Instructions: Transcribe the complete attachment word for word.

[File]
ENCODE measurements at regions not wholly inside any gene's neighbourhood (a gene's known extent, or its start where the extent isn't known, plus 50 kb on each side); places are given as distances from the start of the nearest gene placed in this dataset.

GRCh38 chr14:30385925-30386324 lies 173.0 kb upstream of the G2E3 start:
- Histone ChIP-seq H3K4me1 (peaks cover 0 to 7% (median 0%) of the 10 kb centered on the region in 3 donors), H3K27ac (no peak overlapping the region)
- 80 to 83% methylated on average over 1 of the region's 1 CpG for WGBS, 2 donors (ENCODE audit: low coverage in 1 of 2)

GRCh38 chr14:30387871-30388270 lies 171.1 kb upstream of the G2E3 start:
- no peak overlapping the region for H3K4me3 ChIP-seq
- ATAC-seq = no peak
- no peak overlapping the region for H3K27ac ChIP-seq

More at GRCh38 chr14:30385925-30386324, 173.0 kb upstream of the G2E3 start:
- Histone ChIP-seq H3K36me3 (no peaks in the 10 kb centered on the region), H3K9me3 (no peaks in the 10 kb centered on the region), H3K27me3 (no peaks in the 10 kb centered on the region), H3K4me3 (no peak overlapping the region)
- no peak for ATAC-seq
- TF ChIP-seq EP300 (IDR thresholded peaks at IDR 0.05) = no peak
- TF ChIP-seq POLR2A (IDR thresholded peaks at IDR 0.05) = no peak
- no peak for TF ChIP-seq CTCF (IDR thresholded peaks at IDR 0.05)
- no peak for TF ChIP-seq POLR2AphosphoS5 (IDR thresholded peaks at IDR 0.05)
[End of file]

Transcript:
ENCODE measurements at regions not wholly inside any gene's neighbourhood (a gene's known extent, or its start where the extent isn't known, plus 50 kb on each side); places are given as distances from the start of the nearest gene placed in this dataset.

GRCh38 chr14:30385925-30386324 lies 173.0 kb upstream of the G2E3 start:
- Histone ChIP-seq H3K4me1 (peaks cover 0 to 7% (median 0%) of the 10 kb centered on the region in 3 donors), H3K27ac (no peak overlapping the region)
- 80 to 83% methylated on average over 1 of the region's 1 CpG for WGBS, 2 donors (ENCODE audit: low coverage in 1 of 2)

GRCh38 chr14:30387871-30388270 lies 171.1 kb upstream of the G2E3 start:
- no peak overlapping the region for H3K4me3 ChIP-seq
- ATAC-seq = no peak
- no peak overlapping the region for H3K27ac ChIP-seq

More at GRCh38 chr14:30385925-30386324, 173.0 kb upstream of the G2E3 start:
- Histone ChIP-seq H3K36me3 (no peaks in the 10 kb centered on the region), H3K9me3 (no peaks in the 10 kb centered on the region), H3K27me3 (no peaks in the 10 kb centered on the region), H3K4me3 (no peak overlapping the region)
- no peak for ATAC-seq
- TF ChIP-seq EP300 (IDR thresholded peaks at IDR 0.05) = no peak
- TF ChIP-seq POLR2A (IDR thresholded peaks at IDR 0.05) = no peak
- no peak for TF ChIP-seq CTCF (IDR thresholded peaks at IDR 0.05)
- no peak for TF ChIP-seq POLR2AphosphoS5 (IDR thresholded peaks at IDR 0.05)